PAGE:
CyberCom, which shares a leadership structure with NSA, didn’t confirm the Symantec report. But officials argued that adversary hackers stealing the tools you use against them is pretty common – and it’s something NSA and CyberCom take into account before using the tools.
Once the U.S. government or anyone else uses a previously secret hacking tool, it loses value pretty quickly, Maj. Gen. Karl H. Gingrich said. “Safeguarding [hacking tools] is a priority for us and they’re safeguarded,” he said. “But then they’re used in the environment and once they’re out there, they’re out there . . . It’s part of the risk assessment.”
Georgetown University cybersecurity professor Matt Blaze had a similar take on Twitter:
As did former NSA hacker and Dragos founder Robert M. Lee:
The hacking tools described in the report are called zero days, which means no one else knows they exist or how to defend against them. That makes them extremely dangerous and extremely valuable for hackers.
The U.S government buys zero days from researchers who discover them, then puts them through a “vulnerabilities equities process” to decide whether they should alert companies to protect against them or hold onto them to hack allies with.
PATCHED: May is shaping up to be election security month on the Hill.
House Administration Committee Democrats plan to release an election security bill in the next few weeks and are seeking Republican co-sponsors, a committee spokesman told me. That will mark the first stand-alone election security bill in the House this Congress.
Goals for that bill include “to provide financial support for election infrastructure, foster accountability for election technology vendors … and prevent election hacking,” the spokesman said. The committee will hold an election security hearing with experts this morning.
In the Senate, sponsors of the Secure Elections Act already shared plans to reintroduce their bill in the next couple of weeks. That’s the bipartisan bill that came closest to passing last Congress — but prospects don’t look great for it passing this time around.
A spokesman for Sen. Ron Wyden (D-Ore.) says he also plans to reintroduce an election security bill from last Congress that had stricter requirements — including a mandate for paper ballots or backups.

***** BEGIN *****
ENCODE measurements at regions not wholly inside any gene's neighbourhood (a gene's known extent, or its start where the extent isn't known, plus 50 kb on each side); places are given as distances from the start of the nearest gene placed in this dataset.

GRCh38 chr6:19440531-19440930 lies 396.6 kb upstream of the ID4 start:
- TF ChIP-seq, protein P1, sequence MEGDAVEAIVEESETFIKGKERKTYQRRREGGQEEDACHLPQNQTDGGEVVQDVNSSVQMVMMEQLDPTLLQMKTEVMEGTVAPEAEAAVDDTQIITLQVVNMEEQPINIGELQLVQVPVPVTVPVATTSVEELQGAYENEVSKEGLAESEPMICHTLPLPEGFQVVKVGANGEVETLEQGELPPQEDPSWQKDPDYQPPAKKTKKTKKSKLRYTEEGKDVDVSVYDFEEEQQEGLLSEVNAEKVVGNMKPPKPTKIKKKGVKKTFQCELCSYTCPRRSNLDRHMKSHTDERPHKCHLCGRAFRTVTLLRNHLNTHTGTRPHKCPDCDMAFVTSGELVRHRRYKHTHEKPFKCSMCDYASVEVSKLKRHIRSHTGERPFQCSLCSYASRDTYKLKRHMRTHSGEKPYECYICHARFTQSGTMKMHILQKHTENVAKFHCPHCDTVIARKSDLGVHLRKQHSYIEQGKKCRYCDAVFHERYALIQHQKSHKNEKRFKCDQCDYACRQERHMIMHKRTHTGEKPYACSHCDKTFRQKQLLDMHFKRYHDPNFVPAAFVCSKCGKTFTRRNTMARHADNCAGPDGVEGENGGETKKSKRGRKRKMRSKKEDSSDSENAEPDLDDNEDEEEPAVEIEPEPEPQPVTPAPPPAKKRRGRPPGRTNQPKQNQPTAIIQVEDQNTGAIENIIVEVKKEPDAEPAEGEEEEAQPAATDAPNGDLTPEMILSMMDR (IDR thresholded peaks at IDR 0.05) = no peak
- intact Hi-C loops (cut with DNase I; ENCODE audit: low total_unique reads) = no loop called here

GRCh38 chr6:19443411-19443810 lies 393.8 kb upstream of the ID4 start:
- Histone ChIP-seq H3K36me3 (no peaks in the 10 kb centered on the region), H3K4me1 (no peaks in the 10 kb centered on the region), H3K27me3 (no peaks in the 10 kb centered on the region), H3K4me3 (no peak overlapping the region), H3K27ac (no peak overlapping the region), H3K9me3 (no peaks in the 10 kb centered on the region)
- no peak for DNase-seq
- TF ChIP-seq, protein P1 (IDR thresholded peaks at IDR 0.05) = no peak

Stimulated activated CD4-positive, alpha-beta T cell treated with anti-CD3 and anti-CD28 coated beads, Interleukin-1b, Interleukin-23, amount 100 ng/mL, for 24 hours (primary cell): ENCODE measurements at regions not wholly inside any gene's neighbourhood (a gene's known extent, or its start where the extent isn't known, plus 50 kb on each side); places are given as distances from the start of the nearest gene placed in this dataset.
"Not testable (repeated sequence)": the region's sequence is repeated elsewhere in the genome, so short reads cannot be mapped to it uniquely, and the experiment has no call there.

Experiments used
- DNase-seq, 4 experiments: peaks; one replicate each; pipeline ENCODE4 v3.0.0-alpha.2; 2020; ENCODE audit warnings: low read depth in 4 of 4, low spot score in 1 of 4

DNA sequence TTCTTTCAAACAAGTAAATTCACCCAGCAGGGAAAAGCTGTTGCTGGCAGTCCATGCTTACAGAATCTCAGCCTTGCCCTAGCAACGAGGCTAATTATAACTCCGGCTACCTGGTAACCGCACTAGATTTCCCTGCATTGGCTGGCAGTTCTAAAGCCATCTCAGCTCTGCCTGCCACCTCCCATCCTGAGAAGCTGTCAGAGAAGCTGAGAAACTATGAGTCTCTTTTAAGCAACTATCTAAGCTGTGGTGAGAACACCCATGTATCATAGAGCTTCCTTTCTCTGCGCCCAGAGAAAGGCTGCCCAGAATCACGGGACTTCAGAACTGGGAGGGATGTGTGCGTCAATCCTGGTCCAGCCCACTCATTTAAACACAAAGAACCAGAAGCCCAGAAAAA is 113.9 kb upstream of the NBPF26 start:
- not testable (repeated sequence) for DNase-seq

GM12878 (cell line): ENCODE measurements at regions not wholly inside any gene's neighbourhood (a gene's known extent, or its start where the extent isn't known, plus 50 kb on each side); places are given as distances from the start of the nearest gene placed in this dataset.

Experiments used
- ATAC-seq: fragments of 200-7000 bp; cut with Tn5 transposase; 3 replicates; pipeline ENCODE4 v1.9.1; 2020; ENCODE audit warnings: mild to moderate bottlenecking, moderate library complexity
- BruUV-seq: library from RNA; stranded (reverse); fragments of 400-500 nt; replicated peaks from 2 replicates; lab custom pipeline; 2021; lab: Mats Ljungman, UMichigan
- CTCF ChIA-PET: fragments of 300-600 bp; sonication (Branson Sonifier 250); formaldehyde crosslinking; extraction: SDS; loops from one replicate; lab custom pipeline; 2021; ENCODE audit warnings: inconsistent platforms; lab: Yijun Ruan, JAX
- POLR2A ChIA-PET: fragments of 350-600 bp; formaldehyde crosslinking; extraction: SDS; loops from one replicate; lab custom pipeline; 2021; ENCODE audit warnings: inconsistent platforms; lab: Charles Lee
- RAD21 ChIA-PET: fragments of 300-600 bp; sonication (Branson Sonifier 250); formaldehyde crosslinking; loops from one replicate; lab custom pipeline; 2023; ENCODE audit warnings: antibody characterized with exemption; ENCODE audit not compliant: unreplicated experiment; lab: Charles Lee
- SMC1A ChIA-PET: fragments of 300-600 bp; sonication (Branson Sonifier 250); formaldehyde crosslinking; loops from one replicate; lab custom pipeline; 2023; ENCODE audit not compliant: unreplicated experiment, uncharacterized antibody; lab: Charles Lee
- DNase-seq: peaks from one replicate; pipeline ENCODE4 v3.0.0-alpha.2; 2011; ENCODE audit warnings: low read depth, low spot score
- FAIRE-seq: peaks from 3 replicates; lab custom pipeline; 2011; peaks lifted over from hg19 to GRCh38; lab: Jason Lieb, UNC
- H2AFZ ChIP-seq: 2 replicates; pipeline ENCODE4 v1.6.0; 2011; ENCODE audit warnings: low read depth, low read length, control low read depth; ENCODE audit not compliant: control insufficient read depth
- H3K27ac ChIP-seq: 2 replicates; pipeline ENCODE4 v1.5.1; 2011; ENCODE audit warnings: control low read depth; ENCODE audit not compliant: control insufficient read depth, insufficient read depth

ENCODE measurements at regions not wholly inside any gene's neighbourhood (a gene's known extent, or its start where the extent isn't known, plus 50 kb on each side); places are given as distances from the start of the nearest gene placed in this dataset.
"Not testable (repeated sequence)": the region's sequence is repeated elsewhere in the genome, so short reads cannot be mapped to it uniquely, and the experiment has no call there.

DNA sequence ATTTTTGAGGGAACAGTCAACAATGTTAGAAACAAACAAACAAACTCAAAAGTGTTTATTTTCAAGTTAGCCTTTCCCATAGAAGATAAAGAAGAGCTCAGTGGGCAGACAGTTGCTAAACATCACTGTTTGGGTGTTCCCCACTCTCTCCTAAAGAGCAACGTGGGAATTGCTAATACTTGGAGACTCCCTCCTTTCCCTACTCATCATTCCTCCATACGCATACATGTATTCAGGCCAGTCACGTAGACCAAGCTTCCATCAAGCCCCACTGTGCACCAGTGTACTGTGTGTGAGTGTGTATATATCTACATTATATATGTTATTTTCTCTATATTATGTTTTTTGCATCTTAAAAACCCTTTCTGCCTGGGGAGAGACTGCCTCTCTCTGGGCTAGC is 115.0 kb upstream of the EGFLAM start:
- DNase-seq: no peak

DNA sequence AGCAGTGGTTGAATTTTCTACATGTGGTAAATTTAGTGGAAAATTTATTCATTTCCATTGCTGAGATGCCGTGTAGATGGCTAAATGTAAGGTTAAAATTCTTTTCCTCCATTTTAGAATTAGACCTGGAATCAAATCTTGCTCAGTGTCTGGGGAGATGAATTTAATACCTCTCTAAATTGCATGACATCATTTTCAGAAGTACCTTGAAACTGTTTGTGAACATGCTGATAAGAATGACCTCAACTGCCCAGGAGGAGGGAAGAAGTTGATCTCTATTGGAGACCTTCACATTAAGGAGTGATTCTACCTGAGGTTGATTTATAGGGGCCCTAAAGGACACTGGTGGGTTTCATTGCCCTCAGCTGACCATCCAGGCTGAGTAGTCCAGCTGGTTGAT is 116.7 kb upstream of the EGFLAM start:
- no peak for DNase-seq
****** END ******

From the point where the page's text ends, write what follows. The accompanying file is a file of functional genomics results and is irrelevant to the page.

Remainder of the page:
Wyden’s bill, the Protecting American Votes and Elections Act, was popular among Senate Democrats including numerous 2020 presidential candidates, but didn’t win any Republican co-sponsors. And neither Senate bill reached a vote on the floor.
PWNED: The Baltimore City government, which has had no shortage of troubles, was hit with its second ransomware attack in just over a year Tuesday, the Baltimore Sun’s Ian Duncan and Colin Campbell reported.
“Critical systems, including 911 and 311, were not…affected, but…the majority of city servers were shut down,” the Sun reported. “The effects ranged from a City Council committee canceling a hearing on gun violence to water customers being unable to get billing questions answered.”
By late afternoon the ransomware was quarantined but the full damage of the attack was still not clear, a spokesman for Mayor Bernard C. “Jack” Young told the Sun.
The city hasn't seen evidence yet than hackers stole any personal data, Young said on Twitter:
Ransomware attacks – in which hackers lock up the victim’s computers and refuse to unlock them unless paid – have hit numerous cities in recent years, raising concerns about vital services being shut off. The Justice Department charged two Iranian hackers in 2018 with crimes including a ransomware attack against the city of Atlanta that cost the city an estimated $9 million to recover from.
Cybersecurity news from the public sector:
Cybersecurity news from the private sector: